Planning a trip to the Italian seaside resort of Cinque Terre this summer? Don’t forget to pack the hiking boots. That’s right, wearing sandals or “flip-flops” in areas of the popular seaside resort will land you a hefty fine of up to $4,000.
Local rescue groups have become increasingly frustrated with being called upon to save ill-prepared tourists. Many travelers amble off on a walk between the seaside towns, unaware that the paths between the villages are steep mountain trails. Wearing flimsy summer footwear, many tourists have had to be rescued after becoming stranded on the steep goat tracks.
In a bid to enforce some common sense, the local National Park authorities began imposing hefty fines on any travelers found on the trails without appropriate footwear.
The locals in the idyllic Italian island of Capri take a lot of pride in keeping their island paradise picture-perfect. So it is little surprise that they’ve followed the worldwide trend of banning single-use plastic.
Plastic straws and cups will no longer be available in any of the island’s many restaurants and cafes. To help preserve the island’s pristine beauty, tourists will also face fines of up to €500 if they are caught with single-use plastics in their possession. So, if you’re planning to take a picnic on Capri, make sure you have the old-fashioned wicker picnic basket with you.
The UNESCO World Heritage mausoleum in Agra is one of the most visited destinations in the world. In fact, up to 50,000 tourists a day enter the gates to wander around, taking in the splendor of the Taj Mahal.
However, the tourist influx is becoming unsustainable, making it almost impossible to take that requisite selfie overlooking the reflection pool. As a result, authorities have begun imposing strict time limits for visitors to the site.
Not only must you prebook your tickets, but if you fail to turn up on your allotted time, you simply won’t be allowed in. Once inside, it’s best to plan your trip carefully, as you will have only three hours to enjoy the majestic splendor of the Taj Mahal. Overstay your welcome, and you will find yourself paying a fine on the way out the gate.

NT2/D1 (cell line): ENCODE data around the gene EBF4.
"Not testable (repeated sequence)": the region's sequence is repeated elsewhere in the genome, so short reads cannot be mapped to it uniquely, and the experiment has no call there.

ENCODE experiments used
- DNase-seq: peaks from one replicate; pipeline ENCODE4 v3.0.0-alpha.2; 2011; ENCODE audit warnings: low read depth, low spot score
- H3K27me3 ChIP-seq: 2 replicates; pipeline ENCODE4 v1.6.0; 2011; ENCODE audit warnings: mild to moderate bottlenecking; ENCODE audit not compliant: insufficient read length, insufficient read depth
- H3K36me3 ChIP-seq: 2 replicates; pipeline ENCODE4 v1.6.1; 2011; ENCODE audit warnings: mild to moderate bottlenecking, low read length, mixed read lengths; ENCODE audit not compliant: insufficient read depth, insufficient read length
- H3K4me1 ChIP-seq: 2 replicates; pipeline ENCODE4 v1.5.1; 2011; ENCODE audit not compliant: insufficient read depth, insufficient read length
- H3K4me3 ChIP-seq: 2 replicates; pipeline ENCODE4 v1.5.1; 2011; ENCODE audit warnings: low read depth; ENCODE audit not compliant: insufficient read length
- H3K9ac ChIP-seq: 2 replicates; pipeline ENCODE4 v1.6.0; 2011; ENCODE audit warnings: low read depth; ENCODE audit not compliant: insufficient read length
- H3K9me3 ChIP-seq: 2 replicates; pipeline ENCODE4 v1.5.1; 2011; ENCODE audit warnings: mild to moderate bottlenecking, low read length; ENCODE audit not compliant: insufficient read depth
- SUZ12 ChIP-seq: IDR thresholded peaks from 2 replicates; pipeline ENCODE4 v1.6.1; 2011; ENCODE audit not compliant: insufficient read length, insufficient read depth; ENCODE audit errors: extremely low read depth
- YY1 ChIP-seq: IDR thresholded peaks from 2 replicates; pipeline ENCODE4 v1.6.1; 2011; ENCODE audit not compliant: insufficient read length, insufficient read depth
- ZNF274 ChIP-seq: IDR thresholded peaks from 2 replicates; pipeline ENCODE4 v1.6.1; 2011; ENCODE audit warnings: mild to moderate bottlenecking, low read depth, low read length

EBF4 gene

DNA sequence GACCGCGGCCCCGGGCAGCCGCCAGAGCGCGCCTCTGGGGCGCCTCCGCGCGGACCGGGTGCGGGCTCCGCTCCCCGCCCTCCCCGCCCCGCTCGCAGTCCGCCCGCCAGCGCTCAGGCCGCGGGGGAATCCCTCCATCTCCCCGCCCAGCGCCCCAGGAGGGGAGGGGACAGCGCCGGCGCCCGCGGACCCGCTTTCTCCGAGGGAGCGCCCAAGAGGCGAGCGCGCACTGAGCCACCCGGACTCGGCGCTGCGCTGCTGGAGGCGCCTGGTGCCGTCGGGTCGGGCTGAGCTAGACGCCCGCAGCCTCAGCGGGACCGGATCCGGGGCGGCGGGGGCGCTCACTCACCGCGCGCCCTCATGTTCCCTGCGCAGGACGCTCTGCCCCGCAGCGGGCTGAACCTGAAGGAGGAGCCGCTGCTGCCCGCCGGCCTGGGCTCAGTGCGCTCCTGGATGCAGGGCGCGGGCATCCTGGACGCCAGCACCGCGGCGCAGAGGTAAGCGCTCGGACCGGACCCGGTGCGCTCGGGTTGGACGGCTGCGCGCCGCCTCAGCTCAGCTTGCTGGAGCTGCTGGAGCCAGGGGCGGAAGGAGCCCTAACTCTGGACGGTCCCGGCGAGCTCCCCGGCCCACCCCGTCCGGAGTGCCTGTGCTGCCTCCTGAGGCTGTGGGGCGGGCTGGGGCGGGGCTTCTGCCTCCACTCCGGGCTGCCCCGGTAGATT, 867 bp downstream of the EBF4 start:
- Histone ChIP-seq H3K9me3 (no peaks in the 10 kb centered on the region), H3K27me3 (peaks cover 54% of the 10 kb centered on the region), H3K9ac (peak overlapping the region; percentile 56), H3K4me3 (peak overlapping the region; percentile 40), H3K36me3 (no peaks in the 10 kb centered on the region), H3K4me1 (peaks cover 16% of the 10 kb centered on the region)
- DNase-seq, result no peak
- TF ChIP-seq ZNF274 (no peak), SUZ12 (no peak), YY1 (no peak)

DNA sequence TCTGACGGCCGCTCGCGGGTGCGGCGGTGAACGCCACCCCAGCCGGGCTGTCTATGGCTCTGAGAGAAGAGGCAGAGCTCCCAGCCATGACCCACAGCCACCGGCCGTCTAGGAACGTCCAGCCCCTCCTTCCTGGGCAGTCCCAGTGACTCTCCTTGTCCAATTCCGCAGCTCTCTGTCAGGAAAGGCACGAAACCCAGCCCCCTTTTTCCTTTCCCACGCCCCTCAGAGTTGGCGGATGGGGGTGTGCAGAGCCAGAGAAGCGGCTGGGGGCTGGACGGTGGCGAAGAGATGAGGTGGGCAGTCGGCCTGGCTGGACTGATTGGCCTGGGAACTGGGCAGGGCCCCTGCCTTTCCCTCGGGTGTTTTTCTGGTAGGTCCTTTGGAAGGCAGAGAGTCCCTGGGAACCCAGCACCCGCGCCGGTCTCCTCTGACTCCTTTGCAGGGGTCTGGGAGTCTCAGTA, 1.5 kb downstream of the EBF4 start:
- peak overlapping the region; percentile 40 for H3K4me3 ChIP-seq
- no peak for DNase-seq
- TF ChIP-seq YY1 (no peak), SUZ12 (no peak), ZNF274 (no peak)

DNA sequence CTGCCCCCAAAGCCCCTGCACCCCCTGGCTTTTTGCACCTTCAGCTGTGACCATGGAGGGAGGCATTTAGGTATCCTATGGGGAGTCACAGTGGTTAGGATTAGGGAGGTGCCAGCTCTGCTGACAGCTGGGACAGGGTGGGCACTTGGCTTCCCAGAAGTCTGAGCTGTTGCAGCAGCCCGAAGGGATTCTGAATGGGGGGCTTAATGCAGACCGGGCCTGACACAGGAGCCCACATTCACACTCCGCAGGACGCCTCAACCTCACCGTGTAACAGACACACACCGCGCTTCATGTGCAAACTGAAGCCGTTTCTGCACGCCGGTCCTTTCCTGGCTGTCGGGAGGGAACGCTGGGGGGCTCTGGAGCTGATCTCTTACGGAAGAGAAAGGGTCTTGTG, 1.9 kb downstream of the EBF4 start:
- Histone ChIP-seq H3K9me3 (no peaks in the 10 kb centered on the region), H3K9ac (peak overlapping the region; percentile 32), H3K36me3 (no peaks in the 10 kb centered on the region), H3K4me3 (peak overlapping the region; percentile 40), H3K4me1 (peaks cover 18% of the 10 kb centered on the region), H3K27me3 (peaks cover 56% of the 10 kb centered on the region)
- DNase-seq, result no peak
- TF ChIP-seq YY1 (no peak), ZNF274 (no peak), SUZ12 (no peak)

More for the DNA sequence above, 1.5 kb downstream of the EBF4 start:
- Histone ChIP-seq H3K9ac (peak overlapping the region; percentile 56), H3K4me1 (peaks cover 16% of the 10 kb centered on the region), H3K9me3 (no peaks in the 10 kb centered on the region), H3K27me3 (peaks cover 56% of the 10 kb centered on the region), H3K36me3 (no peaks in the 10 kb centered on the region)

The Thai people revere their royal family, and their strict lese-majeste law is rigorously enforced with tourists as well as locals. Under Thai law, it is strictly forbidden to make any negative comments regarding the royal family. This can include speculating on the king’s health or defacing any image of the king.
A breach of the lese-majeste law can lead to an extended vacation behind bars. This includes stepping on a banknote, as the king’s face appears on the currency. Touching someone with your foot is considered the ultimate insult in Thailand, so accidentally stepping on a Thai baht is in breach of the country’s lese-mejeste law.
Swimwear is the first thing we pack for a summer holiday by the sea. Some of us imagine ourselves spending the entire vacation in our bathing suits.
We’re certainly aware of the need to cover up in many Asian and Middle Eastern countries. However, a number of places in Europe are now imposing bans on wearing swimwear off the beach (like Venice, as already mentioned). Many locals are offended by tourists wandering around their city in various states of “undress.” This includes not only women in bikinis but also shirtless males.
In 2011, for example, Barcelona began to impose fines on tourists who fail to get dressed before leaving the beach. Head to the cafe for a bite to eat wearing just your bikini, and you can be fined €300 for being “semi-nude.”
Taking photos to capture your holiday memories is a given. Long before we arrive home, many of us have uploaded them to social media to share our adventures with family and friends. However, in some countries, taking a photo can get you fined, your camera equipment confiscated, and even land you in jail.
In 2018, a British tourist in Egypt was arrested over an innocent airport photo which unintentionally captured a military helicopter in the background. The French can also be a little paranoid about you taking photos of their security forces, so a happy snap with a gendarme could lead to the confiscation of your camera.
In the UAE, it is illegal to take a photo without the written consent of any strangers who may be in the background, while the Saudis frown upon photos of monuments and palaces. Some memories are best captured with postcards.
Lesley Connor is a retired Australian newspaper editor, who provides articles for online publications and her own travel blog.